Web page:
Newly enacted paraprofessional pilot program helps promote access to justice
First phase of the program allows paralegals to assist clients with case preparation tasks
HB 1343, known as the Paraprofessional Pilot Program, was signed into law by Governor Chris Sununu on June 17, 2022. It allows paralegals to provide limited legal services to underserved Granite Staters in circuit courts.
The program is available exclusively to clients who earn up to 300 percent of the federal poverty level (e.g., $40,770 for a one-person household, $54,930 for a two-person household). Participating paralegals must hold either a bachelor’s degree in any field or an associate degree in a law-related field, as well as at least two years of work experience in a law-related setting. They must also act under the supervision of an active attorney.
The first phase of the pilot program takes effect January 1, 2023, and allows paralegals to assist qualifying clients in family and landlord-tenant matters with case preparation tasks (such as drafting pleadings, parenting plans, protection orders and financial affidavits). The second phase, which begins January 1, 2025, permits paralegals to provide what is being referred to as “paraprofessional representation” in family and district courts in Manchester, Berlin and Franklin.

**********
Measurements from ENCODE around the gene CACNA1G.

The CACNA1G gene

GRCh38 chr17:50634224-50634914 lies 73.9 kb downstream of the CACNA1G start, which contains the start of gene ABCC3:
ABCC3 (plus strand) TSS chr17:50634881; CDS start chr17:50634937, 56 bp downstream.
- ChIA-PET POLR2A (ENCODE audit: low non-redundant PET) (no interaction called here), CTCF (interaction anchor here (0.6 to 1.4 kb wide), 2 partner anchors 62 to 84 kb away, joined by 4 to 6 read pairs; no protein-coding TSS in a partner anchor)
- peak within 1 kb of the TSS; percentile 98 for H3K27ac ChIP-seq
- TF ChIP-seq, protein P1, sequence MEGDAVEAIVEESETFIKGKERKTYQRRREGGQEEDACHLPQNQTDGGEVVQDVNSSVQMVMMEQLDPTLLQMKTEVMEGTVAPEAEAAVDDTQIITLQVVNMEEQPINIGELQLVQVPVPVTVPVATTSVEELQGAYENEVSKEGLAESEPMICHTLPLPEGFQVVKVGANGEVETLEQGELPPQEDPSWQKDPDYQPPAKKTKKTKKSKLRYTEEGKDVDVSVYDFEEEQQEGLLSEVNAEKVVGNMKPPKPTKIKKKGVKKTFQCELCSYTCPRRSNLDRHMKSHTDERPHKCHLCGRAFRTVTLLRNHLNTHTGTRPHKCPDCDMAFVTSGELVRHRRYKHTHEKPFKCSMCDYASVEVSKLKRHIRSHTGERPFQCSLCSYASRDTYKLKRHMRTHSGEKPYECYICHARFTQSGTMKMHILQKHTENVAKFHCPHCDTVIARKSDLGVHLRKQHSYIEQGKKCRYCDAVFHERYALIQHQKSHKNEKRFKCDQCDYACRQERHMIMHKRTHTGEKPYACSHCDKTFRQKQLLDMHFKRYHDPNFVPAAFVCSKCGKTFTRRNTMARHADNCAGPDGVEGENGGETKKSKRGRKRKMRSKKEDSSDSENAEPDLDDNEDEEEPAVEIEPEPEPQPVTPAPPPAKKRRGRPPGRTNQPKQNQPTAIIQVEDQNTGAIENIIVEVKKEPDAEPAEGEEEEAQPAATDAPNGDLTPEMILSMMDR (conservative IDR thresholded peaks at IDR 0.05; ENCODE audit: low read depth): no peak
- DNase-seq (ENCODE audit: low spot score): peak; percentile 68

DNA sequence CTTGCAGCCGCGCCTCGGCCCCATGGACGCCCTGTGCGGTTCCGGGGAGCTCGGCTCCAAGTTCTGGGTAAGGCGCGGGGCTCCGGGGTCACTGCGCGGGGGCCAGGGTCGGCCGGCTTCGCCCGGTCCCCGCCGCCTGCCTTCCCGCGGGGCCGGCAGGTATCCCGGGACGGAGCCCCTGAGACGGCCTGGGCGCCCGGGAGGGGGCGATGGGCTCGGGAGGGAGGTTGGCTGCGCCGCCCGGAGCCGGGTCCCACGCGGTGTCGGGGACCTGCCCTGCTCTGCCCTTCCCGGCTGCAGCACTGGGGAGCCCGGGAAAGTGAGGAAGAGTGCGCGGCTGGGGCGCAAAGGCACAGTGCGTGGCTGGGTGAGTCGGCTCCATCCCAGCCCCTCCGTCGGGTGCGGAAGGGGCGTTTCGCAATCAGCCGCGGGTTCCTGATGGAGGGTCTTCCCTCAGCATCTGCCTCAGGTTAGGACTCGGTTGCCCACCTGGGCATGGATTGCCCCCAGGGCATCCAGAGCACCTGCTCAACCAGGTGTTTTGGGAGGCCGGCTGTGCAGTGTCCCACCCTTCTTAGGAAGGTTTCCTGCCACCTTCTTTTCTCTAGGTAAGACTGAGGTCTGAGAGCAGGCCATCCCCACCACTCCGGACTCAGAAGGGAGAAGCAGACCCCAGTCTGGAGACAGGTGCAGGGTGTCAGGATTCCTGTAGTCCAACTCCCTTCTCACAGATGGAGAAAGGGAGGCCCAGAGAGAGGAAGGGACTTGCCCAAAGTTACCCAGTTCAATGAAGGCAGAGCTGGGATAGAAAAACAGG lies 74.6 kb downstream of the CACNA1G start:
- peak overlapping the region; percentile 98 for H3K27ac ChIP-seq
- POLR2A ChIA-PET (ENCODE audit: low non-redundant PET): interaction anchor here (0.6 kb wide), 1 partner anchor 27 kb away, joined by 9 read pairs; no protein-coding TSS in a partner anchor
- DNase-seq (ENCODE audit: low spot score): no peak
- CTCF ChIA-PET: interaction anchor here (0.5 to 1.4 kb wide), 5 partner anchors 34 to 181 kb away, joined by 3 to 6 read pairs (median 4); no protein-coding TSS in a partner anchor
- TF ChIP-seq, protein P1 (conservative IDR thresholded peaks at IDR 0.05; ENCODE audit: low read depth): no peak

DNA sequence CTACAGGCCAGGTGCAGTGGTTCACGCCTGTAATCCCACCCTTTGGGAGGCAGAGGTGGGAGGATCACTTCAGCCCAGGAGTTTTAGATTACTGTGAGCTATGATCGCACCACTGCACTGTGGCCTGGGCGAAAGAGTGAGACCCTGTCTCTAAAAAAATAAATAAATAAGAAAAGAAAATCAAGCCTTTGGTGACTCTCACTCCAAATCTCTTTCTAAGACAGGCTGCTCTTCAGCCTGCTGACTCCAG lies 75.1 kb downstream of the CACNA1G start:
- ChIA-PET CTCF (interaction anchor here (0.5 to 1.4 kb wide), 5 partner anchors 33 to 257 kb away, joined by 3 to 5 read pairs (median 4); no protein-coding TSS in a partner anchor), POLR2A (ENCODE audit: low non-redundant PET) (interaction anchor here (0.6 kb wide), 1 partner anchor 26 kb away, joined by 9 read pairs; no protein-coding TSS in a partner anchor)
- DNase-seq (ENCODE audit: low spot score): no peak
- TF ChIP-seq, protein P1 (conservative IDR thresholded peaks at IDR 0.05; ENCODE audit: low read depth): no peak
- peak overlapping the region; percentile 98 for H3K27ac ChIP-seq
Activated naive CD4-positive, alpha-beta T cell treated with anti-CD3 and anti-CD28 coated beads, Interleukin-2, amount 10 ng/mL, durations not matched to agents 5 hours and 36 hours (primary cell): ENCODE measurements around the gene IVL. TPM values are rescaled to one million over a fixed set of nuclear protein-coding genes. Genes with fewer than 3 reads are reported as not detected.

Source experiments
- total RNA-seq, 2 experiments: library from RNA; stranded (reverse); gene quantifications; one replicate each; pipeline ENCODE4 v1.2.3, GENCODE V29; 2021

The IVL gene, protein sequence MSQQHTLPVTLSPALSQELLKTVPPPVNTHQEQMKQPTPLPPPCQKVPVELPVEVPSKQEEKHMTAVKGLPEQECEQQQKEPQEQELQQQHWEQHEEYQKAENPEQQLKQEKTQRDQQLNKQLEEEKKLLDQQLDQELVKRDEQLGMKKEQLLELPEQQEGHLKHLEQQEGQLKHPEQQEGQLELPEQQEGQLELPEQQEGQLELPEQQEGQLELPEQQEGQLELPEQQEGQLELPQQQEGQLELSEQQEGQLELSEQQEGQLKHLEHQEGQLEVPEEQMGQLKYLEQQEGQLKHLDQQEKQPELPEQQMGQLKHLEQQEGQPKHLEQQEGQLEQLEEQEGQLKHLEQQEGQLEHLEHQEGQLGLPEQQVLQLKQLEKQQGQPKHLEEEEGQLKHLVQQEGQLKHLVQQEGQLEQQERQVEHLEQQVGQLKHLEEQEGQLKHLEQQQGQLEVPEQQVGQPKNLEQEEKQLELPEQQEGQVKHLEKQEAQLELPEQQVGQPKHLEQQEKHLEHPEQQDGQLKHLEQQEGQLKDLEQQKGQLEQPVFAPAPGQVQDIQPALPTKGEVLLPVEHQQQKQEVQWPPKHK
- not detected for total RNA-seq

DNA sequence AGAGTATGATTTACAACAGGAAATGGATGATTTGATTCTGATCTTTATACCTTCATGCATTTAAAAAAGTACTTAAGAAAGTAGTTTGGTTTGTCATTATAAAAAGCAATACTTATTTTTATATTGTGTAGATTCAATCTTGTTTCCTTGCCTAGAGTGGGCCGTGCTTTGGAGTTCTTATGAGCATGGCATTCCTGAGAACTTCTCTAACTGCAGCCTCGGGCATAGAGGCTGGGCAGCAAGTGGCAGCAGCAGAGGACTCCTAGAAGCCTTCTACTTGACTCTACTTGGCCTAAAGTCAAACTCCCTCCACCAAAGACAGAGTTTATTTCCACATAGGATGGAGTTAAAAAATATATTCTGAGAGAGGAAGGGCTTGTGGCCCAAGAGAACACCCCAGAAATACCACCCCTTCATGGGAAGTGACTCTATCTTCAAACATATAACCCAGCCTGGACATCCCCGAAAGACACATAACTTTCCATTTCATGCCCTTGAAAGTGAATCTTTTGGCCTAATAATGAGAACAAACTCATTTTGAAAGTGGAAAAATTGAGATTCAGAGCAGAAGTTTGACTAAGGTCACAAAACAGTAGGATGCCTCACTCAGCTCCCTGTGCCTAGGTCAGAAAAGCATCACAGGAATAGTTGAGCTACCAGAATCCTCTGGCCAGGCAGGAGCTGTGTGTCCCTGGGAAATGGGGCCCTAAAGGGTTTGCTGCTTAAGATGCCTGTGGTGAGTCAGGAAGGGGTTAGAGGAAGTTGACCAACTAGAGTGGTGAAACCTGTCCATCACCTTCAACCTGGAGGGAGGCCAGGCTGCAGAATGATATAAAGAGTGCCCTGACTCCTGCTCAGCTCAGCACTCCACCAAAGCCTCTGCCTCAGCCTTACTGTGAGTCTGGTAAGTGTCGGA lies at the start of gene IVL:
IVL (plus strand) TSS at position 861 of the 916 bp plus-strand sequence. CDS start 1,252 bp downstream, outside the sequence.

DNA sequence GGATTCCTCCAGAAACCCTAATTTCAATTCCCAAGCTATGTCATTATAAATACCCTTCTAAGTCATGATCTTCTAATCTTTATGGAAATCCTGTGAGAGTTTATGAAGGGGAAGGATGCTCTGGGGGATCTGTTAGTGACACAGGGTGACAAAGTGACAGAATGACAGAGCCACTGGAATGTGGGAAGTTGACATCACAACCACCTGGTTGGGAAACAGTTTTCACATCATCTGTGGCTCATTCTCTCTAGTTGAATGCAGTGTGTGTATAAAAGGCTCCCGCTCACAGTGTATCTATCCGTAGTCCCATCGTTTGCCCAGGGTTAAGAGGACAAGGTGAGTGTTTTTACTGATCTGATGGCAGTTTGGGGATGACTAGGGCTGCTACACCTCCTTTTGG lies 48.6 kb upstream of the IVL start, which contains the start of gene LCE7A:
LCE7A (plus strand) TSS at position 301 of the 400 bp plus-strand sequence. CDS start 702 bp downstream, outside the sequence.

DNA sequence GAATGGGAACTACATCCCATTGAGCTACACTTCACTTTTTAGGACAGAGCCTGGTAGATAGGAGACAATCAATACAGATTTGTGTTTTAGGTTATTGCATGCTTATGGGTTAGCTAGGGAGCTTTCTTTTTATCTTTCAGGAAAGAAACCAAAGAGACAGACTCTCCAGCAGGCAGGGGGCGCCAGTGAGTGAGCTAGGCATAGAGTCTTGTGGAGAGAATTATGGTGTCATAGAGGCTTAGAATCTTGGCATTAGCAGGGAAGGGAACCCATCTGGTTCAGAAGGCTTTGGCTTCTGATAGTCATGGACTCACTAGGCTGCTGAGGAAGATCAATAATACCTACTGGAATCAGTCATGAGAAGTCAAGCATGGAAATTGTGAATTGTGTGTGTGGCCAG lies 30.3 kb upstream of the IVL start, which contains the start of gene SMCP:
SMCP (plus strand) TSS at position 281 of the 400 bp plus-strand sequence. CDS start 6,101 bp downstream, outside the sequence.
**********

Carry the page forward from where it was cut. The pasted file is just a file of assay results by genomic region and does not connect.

The new law also requires that qualified clients must receive written notice that the paralegal is a non-attorney acting under the supervision of an attorney admitted to practice under RSA 311:2 and include the attorney’s name. Any pleadings filed in court must disclose the same.
In the bill’s initial public hearing on January 26, its prime sponsor, State Representative Ned Gordon, noted that approximately 80 to 90 percent of people who currently appear in the Family Division are pro se. He compares this to the 1980s, stating that “virtually all litigants” in divorce and custody matters were represented by lawyers.
NHLA Executive Director Sarah Mattson Dustin also testified at the January hearing. She noted that, “in the majority of family law cases, both parties represent themselves. Upwards of 90 percent of tenants facing evictions are going it alone.”